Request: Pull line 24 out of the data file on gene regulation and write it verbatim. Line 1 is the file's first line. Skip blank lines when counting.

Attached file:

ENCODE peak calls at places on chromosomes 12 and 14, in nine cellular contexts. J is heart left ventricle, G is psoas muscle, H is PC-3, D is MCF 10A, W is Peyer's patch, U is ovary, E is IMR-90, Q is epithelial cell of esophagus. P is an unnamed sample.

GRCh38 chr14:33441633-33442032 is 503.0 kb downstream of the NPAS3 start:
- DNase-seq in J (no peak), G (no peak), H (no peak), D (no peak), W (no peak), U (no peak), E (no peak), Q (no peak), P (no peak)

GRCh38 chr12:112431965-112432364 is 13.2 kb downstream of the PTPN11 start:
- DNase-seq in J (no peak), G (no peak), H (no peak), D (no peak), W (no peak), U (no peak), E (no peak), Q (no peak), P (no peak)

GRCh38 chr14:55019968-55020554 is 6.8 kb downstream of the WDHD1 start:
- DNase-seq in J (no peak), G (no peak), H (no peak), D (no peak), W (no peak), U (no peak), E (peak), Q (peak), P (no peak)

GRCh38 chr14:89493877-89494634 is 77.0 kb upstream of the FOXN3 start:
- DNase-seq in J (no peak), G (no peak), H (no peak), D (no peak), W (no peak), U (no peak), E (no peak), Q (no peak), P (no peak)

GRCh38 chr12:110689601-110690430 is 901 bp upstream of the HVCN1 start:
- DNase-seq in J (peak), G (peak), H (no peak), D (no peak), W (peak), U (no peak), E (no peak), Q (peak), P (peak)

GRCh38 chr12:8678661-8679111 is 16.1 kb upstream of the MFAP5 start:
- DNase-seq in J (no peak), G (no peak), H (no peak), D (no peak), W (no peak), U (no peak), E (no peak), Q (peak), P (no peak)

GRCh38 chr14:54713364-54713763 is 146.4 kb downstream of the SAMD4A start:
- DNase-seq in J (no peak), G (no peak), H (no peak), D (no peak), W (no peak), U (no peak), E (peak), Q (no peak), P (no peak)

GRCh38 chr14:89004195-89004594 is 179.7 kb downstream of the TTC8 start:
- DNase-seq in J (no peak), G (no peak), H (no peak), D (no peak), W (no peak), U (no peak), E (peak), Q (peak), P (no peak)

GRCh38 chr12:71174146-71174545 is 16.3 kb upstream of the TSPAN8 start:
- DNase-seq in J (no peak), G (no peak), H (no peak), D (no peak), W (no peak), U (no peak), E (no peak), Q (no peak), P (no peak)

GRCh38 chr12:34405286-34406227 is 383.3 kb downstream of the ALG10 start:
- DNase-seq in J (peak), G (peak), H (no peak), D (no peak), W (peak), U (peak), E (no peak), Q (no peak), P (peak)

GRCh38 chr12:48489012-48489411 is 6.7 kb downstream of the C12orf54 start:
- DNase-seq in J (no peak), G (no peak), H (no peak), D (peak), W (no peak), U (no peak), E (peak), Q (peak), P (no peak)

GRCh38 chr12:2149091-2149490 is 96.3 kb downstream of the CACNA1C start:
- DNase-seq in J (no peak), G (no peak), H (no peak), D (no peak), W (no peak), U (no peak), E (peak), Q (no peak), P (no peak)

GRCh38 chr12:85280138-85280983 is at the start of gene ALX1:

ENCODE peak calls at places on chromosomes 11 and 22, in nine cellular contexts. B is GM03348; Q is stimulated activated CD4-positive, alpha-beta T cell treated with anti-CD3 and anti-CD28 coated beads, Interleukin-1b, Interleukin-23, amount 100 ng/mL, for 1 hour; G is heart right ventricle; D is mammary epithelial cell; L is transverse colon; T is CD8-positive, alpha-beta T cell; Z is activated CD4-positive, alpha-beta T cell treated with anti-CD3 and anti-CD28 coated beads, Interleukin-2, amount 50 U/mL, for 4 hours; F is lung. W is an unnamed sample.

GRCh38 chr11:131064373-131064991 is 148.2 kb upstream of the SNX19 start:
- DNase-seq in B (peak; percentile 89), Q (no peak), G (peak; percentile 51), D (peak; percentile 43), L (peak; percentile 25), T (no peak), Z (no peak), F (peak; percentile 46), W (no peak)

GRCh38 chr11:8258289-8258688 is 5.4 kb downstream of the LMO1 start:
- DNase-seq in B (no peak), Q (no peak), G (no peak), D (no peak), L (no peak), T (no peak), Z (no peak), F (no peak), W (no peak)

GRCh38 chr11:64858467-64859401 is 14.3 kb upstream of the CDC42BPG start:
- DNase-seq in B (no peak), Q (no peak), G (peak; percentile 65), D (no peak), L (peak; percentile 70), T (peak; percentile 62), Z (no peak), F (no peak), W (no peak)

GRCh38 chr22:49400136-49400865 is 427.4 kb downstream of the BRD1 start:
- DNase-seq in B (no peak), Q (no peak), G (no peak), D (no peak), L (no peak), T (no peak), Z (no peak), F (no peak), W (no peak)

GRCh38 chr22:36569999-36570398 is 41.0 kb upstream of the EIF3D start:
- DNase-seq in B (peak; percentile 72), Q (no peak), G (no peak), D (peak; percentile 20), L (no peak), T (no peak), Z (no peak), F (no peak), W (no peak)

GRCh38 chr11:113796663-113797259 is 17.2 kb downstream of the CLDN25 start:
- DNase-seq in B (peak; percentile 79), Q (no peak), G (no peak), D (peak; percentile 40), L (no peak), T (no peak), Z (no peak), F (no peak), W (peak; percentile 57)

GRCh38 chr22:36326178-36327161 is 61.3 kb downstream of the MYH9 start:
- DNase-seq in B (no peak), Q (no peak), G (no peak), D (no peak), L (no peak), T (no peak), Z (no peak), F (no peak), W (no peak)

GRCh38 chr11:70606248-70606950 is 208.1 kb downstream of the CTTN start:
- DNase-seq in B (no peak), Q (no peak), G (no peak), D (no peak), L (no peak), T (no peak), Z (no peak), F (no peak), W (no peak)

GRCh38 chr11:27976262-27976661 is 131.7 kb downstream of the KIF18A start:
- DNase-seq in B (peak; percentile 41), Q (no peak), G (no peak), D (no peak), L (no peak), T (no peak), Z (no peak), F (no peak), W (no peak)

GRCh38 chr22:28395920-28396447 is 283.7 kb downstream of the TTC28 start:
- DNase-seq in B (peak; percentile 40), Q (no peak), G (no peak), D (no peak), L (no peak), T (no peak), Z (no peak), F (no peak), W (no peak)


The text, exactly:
GRCh38 chr12:2149091-2149490 is 96.3 kb downstream of the CACNA1C start: